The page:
Fall Topwater Bass Fishing

Fall Topwater Lures: Shaw Grigsby's Favorite

Shaw Grigsby considers fall the ideal season for catching bass on topwater lures.
Shaw Grigsby considers fall the ideal season for catching bass on topwater lures.

Fall is the most wonderful time of the year for topwater bass fishing.

Florida pro Shaw Grigsby would agree with that statement even though he considers spring and summer as good seasons to catch bass on the surface. “Fall is when bass start getting on shad, so you will see shad in the backs of pockets and coves flipping and popping out of the water, and that is pretty much what the topwater bait does,” Grigsby says. “Plus, it’s splashing and making a noise, so it resembles a bass feeding on top of the water. When you are making the sound of that bait swooshing, popping, or going left and right, or whichever represents bass feeding, and they just come running. So a topwater lure is just an incredible bait for the fall.” 

The Major League Fishing (MLF) pro will throw a topwater bait throughout the fall, even in cold weather, as long as the water remains relatively warm. He notices during the cold of late fall, baitfish get sluggish on the surface and become an easy meal for bass, so a topwater lure still produces.

Topwaters can trigger strikes from bass suspended over depths of 60 feet or more, but most of the fall topwater action occurs in water less than 10 feet deep. “If you see a fish bust, you don’t worry about the depth,” Grigsby says.

“I have been in the backs of some areas where I could barely float my boat, and I threw as far as I can farther back where the fish were busting and chasing shad. The bass were trying to run the shad up on something where they can get in edge and get them.”

When the leaves change colors and start to fall, Grigsby favors the following topwater lures to catch surfacing bass.


Grigsby’s favorite topwater plugs for walking across the surface are the Strike King Sexy Dawg and the Strike King Sexy Dawg Hard Knock. The Sexy Dawg contains multiple rattles, whereas the Hard Knock has a specially designed rattle chamber that emits a deep knocking sound. His favorite colors for both lures are oyster, green gizzard, and ghost minnow. 

Grigsby opts for the Sexy Dawg for most conditions, but he switches to the Hard Knock when waves are rolling. “If it is windy, I can take that Hard Knock and go pow, pow to make noise to let the fish know it is there,” Grigsby says.

The MLF Bass Pro Tour competitor rates the Sexy Dawg as the best topwater lure for bass busting the surface because he can cast it farther than other topwater plugs. “When the fish are out of your normal casting range, you can still reach them with a Sexy Dawg,” Grigsby says.

Steadily walking the Sexy Dawg at a fast clip produces best for Grigsby when he sees bass busting on top. However, he triggers more surface explosions from big bass in Florida with a twitch-and-pause retrieve. Grigsby will twitch his rod three or four times to impart the lure's left-right movement and then let it sit for a while before twitching his rod again.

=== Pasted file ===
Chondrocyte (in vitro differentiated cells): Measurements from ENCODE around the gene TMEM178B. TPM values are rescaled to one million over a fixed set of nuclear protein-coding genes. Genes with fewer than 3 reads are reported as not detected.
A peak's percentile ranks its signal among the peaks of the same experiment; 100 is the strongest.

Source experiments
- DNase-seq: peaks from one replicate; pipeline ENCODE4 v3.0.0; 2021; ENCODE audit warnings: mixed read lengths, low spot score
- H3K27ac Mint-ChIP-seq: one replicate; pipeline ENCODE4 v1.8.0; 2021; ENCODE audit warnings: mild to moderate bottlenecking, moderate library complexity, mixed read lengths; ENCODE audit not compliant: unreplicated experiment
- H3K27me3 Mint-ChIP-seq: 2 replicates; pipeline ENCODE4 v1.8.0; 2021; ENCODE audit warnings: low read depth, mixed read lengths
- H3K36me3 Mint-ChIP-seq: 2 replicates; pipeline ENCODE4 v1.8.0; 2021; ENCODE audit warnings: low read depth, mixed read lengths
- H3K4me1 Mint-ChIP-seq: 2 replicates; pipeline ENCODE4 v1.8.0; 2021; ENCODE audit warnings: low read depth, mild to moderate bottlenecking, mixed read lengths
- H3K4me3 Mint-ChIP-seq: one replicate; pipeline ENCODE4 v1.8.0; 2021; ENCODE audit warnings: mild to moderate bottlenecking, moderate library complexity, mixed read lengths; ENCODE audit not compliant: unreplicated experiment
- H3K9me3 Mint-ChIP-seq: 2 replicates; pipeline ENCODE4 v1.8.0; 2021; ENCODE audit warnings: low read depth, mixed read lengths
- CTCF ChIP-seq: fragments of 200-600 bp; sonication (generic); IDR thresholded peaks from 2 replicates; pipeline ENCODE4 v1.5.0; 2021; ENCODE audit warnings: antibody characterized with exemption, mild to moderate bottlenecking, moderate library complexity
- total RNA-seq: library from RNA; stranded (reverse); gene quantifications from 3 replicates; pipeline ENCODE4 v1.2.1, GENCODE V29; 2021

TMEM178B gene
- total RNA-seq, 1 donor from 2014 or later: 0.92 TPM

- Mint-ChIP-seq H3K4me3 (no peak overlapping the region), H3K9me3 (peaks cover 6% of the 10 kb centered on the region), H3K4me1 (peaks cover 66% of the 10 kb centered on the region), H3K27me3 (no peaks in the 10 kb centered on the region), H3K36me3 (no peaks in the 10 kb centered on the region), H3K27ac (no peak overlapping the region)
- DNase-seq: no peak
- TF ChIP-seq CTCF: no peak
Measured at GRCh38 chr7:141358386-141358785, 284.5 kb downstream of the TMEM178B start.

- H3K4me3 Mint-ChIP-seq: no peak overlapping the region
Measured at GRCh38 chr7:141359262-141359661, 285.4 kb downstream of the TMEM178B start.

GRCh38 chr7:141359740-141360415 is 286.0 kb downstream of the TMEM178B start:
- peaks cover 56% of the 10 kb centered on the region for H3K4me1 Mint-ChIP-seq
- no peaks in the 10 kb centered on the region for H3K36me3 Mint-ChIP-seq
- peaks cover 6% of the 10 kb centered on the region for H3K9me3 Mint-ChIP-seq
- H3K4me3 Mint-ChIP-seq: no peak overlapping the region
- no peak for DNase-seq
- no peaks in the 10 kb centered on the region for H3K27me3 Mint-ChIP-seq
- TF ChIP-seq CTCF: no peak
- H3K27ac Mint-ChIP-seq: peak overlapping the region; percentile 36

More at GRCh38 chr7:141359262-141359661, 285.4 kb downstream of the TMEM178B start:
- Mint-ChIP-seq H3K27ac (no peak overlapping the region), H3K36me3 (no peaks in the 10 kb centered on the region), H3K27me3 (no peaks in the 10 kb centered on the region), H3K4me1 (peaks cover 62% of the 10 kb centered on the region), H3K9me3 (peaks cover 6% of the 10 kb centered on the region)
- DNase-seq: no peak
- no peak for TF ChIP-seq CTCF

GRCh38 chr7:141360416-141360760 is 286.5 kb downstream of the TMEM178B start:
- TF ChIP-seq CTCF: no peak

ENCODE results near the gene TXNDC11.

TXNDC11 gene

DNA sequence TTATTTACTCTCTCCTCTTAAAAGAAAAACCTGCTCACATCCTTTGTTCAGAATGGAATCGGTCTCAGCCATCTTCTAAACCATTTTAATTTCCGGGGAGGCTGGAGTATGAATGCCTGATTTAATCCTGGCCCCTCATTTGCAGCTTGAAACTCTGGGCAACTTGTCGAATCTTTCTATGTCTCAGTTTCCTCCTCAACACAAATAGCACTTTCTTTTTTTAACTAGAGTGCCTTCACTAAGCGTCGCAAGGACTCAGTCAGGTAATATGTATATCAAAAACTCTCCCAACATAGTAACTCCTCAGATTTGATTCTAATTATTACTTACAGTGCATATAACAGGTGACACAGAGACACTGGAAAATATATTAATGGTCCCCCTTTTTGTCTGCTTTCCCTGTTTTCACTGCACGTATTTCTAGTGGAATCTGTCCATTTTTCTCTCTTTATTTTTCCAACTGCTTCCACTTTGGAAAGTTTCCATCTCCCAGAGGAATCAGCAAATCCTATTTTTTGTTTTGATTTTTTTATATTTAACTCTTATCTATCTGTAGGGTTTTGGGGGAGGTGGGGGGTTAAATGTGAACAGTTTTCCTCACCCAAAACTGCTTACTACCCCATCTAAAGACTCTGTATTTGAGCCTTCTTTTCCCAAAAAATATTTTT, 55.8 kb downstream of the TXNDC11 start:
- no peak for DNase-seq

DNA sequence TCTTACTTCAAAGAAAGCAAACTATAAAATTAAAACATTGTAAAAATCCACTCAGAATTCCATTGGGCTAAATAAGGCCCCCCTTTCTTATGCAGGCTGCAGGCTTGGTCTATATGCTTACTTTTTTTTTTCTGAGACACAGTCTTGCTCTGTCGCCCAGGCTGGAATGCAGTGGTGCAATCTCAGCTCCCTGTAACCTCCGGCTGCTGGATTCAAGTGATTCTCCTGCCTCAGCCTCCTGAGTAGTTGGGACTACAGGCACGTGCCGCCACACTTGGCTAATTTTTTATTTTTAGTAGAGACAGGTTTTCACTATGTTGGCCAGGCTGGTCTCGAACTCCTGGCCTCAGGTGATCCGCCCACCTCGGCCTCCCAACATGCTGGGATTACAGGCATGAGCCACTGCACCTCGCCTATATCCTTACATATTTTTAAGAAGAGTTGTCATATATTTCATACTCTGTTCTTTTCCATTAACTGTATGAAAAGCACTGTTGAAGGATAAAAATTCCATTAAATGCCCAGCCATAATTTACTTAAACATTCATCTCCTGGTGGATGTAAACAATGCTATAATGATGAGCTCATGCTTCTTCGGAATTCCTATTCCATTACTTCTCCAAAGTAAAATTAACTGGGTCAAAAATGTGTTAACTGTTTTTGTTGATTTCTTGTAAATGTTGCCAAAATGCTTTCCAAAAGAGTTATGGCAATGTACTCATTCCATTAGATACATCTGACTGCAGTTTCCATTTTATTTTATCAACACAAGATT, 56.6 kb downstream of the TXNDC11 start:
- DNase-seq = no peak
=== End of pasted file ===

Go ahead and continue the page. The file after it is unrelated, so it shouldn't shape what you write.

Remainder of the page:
A topwater walking bait is one of Shaw Grigsby’s favorite lures for catching bass on the surface in the fall.
A topwater walking bait is one of Shaw Grigsby’s favorite lures for catching bass on the surface in the fall.

Grigsby throws the Sexy Dawg and Hard Knock on a 6' 8" St. Croix Victory Baitcasting Rod and a 7.3:1 Okuma Hakai baitcast reel filled with a main line of 40- or 50-pound Seaguar Smackdown Braid. Braided line tends to loop back towards the lure and catch in its hooks when he walks the Sexy Dawg, so Grigsby ties a 10- to 14-inch leader line of 15- to 20-pound Seaguar Abrazx fluorocarbon to the braid. The stiff fluorocarbon prevents the braid from looping and tanging in the Sexy Dawg’s hooks.


When he wants a more subtle topwater lure, Grigsby opts for the Strike King KVD Splash, a small popping plug with left-right side action.

“It displaces water, but it also walks so easily, and I can throw it with standard baitcasting tackle,” says Grigsby, who throws the lure on the same rod, reel, and line he uses for the Sexy Dawg. His favorite Splash colors are oyster, bone, and ghost minnow.

The KVD Splash produces best for Grigsby when smaller baitfish are present, and he needs to match the hatch. He also relies on this lure more in calm weather. “The calmer it is, the more I like a little popper then and not be very aggressive with my retrieve,” Grigsby says.

The same retrieve Grigsby employs for the Sexy Dawg also works for the KVD Splash. Grigsby will walk the lure a bit and then pause it for two or three seconds before walking it again. When fishing for Florida bass, Grigsby lets the lure sit longer (15 to 20 seconds) to let the ripples of the lure fade away before twitching it again. “It is amazing how many of those big ones will come up after it at that moment,” he says.

Hollow-Body Frogs

The Strike King KVD Sexy Frog and Strike King Hack Attack Pad Perch are Grigsby’s topwater picks when he wants to tempt fall bass from vegetation. The Sexy Frog is ideal for skimming across grass mats and slop on the weeds, and Grigsby likes to walk the Pad Perch in the holes of grass mats or the edges of vegetation. He favors a black Sexy Frog when skimming it over the mats and chooses a white Pad Perch when he sees bass chasing shad.

He retrieves both lures in about the same fashion by shaking his rod tip, so the lures vibrate across the grass mat. “I am lightly twitching the lure, and when I get it in a hole, I pop it to make it go left and right,” Grigsby says.

A 7'2" St. Croix Victory Baitcasting Rod rod and the Okuma Hakai baitcast reel are Grigsby’s topwater tackle for the Sexy Frog and Pad Perch. He ties both lures straight to 50- or 65-pound Seaguar Smackdown Braid.

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